Fungal leaching of important metal oxides

Andrew D. Bowen, Marina Fomina, Fordyce A. Davidson & Geoffrey M. Gadd

Author address: 

1Division of Environmental and Applied Biology, Biological Sciences Institute, School of Life Sciences, University of Dundee, Dundee DD1 4HN; 2Division of Mathematics, University of Dundee, Dundee DD1 4HN


Metal oxides have a wide variety of commercial applications. Many are used as dyes in paints and specialist coloured building materials, including concrete and mortar. Fungal metabolites, such as H+ and organic acids, have been shown to be capable of metal complexation and dissolution of a variety of metal/mineral compounds, but their effects on oxides have not been widely explored. The objective of this work was to investigate the ability of two organic acid-producing fungi (Aspergillus niger and Penicillium simplicissimum) to transform zinc oxide (ZnO), hematite and magnetite (Fe2O3 and Fe3O4), copper oxide (CuO) and calcium oxide (CaO). The results show that zinc and calcium oxides were rapidly solubilized by both fungi, with relatively high concentrations of zinc and calcium being accumulated in the biomass. Copper and the two iron oxides were transformed less effectively but appreciable amounts of the metals were still found in the fungal colony. These results highlight the adverse effects of fungal growth on pigmented and dyed building materials.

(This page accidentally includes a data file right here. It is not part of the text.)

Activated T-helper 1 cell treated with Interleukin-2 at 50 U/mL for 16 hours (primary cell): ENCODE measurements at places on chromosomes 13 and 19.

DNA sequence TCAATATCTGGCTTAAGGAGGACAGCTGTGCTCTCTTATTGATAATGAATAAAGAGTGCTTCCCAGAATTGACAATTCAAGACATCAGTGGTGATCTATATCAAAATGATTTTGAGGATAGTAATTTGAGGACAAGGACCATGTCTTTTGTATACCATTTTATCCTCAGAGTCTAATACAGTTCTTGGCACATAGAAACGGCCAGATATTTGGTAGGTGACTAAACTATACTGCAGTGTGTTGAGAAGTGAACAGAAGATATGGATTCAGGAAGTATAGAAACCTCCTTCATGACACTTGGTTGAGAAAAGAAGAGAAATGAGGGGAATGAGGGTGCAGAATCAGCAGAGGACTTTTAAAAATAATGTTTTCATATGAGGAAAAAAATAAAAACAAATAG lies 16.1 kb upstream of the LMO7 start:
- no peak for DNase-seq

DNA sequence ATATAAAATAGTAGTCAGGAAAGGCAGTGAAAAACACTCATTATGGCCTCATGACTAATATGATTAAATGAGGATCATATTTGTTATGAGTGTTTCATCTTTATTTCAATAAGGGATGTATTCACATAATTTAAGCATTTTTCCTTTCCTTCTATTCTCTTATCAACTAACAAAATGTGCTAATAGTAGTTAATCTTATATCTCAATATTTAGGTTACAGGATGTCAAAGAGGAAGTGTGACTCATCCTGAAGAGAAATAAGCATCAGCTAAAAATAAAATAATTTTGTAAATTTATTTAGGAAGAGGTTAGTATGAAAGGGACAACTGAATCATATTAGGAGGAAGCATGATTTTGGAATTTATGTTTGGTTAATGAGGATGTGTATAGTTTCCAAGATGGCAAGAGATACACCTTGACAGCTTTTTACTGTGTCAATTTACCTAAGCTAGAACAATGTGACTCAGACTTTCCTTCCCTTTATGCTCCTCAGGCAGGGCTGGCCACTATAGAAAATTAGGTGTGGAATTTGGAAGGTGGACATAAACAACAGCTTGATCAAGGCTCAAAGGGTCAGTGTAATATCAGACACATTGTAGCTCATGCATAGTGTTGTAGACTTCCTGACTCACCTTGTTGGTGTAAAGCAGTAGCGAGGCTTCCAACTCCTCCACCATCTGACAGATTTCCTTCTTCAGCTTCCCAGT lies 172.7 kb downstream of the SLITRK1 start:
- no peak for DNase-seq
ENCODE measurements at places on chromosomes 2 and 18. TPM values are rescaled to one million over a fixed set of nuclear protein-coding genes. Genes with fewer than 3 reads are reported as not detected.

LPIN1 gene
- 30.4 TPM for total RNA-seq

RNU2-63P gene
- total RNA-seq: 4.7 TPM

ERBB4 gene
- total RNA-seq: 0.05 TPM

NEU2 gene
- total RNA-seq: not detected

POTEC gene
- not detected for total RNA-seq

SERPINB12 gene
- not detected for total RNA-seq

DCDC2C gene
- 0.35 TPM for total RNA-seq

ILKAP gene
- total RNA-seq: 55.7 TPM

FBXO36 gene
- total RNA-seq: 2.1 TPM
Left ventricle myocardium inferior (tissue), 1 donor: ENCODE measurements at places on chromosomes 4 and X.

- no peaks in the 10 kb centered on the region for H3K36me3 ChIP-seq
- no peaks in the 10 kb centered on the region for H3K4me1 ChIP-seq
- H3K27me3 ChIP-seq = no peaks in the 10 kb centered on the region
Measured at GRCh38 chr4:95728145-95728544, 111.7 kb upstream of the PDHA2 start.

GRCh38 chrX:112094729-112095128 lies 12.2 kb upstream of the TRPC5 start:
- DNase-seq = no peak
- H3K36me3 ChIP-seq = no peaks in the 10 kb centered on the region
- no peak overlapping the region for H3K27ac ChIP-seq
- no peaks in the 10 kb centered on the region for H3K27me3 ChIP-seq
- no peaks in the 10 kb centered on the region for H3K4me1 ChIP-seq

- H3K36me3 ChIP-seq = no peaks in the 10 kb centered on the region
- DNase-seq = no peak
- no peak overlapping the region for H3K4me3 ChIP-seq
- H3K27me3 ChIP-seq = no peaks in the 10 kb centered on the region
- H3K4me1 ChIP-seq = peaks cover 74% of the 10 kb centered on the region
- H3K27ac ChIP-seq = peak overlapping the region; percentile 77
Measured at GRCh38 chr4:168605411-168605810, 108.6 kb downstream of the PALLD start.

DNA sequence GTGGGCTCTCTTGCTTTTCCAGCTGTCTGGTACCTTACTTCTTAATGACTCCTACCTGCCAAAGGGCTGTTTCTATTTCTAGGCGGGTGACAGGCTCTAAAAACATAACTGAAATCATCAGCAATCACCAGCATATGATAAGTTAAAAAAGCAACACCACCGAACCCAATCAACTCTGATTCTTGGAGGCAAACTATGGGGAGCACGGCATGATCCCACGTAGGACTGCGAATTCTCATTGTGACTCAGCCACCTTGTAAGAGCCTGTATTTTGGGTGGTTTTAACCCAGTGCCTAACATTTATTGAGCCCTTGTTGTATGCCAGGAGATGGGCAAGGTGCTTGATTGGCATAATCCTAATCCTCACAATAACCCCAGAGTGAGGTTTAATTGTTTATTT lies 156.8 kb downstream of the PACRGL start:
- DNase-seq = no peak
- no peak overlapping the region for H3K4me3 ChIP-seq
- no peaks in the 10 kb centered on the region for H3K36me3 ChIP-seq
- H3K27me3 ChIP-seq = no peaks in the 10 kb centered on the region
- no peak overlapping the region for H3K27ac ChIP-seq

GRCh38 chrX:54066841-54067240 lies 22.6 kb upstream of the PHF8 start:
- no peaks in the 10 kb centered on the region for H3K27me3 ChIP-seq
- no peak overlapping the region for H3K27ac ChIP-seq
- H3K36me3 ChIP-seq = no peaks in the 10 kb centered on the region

abstract No: 

EM 02

Full conference title: 

156th Society for General Microbiology
    • SGM 156th (2005)